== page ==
A far-reaching closure of scallop fisheries across the upper North Island may not go far enough, neglecting to protect two areas already under rāhui by Ngāti Manuhiri
The closure of depleted scallop fisheries in Northland and the Coromandel will allow stocks to recover. However, conservationists are disappointed the closures leave out two significant sites in the Hauraki Gulf.
Oceans and Fisheries Minister David Parker announced the closure this morning, citing the results of the 2021 biomass survey as alarming.
“Scientific surveys of scallop numbers in the Northland, Hauraki Gulf and Coromandel fisheries have confirmed iwi and community concerns that scallop beds in the region are in bad shape,” he said.
The closures, which come into effect on April 1, are an attempt to come back from decimated levels of stock by giving scallop beds much-needed time to recover.
“Strong measures are needed to restore these important shared fisheries,” said Parker.
However, conservation agency Forest & Bird wants to know why two significant areas have not been included in the closures – one off the coast of Te Hauturu o Toi Little Barrier Island and the other in the Colville Channel.
Forest & Bird chief executive Kevin Hague said the organisation was happy about the closure of Northland fisheries, but wanted to see the same protections afforded to these vulnerable areas in the Hauraki Gulf region.
“We strongly support the closure of the scallop fishery in Northland, but are deeply disappointed that areas of the fishery in the Hauraki Gulf remain open to ransacking by commercial fishers,” he said.
The closures not quite reaching these two spots fails to honour the rāhui tapū which was laid on the northern waters of the Hauraki Gulf by Ngāti Manuhiri on Waitangi Day last month with the express purpose of giving tipa (scallops) and other kaimoana in the region a chance to get back on its feet.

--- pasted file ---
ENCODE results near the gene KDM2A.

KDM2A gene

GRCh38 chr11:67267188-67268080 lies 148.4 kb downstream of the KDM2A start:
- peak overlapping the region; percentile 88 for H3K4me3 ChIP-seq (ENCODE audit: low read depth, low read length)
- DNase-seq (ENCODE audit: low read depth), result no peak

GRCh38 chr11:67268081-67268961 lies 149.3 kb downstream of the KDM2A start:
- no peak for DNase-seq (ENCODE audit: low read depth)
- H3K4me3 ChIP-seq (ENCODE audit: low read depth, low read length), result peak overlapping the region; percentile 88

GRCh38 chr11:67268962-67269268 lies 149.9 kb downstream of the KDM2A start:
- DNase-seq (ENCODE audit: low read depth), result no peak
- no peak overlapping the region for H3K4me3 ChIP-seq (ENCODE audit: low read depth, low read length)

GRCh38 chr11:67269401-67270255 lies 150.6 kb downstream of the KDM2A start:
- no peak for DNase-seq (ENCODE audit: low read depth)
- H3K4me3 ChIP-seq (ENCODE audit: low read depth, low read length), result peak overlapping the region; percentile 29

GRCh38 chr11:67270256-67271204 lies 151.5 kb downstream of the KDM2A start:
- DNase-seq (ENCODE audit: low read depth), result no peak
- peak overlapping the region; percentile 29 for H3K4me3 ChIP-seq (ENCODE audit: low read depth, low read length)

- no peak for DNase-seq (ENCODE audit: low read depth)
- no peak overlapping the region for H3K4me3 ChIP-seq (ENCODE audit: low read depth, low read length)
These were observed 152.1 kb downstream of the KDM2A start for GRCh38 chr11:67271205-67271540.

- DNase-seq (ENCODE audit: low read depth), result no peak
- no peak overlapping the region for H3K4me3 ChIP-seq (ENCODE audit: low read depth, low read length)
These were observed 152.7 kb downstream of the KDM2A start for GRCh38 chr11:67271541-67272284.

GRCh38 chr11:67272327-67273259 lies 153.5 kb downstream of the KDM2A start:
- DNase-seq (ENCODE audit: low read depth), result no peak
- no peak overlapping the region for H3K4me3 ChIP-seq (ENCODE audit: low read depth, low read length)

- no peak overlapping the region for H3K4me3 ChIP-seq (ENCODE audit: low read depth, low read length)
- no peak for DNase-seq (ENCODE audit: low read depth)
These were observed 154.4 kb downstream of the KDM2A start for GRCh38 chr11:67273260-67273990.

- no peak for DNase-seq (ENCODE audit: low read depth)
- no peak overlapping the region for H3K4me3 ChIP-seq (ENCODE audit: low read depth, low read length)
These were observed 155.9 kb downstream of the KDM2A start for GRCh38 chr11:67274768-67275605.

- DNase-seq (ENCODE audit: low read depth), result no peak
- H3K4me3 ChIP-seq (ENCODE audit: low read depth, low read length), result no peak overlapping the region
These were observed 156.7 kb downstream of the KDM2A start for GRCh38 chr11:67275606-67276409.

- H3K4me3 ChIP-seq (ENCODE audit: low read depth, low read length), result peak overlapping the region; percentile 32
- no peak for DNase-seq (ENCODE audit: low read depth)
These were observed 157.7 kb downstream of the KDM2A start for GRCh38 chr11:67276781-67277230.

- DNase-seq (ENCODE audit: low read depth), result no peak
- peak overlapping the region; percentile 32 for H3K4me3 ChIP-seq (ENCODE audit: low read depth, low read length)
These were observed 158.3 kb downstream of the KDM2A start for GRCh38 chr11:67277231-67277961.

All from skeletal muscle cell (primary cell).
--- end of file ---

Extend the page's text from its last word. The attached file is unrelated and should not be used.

The iwi has put forward a proposal for the temporary closure of these areas under section 186a of the Fisheries Act.
Bianca Ranson, Hauraki Gulf Coordinator at Forest & Bird, said the closures not going with the rāhui already in place undermined what could have been a great decision by Oceans and Fisheries.
“The decision to allow dredging for scallops to continue in the area of Ngāti Manuhiri’s tikanga rāhui shows disregard for iwi leadership and efforts to protect their rohe moana,” she said. ‘It’s disrespectful to tangata whenua and the rāhui.”
Ranson said Forest & Bird was disappointed by the announcement, but not necessarily surprised.
“It’s a continuation of what we’ve seen,” she said. “Putting profit before the urgently needed protection of a critical species.”
She added that Forest & Bird was concerned that if these two last areas were left open, they would be hit hard by scallop dredgers.
“This could do long-term damage in an area that Ngāti Manuhiri is trying hard to protect,” she said.
Fishing prohibition on one area could potentially move fishers on to wherever else they can legally get their fill of scallops, whether for recreational or commercial reasons.
Chief executive of Ngāti Manuhiri Settlement Trust Nicola MacDonald said the iwi had already seen increased pressure on local scallop beds.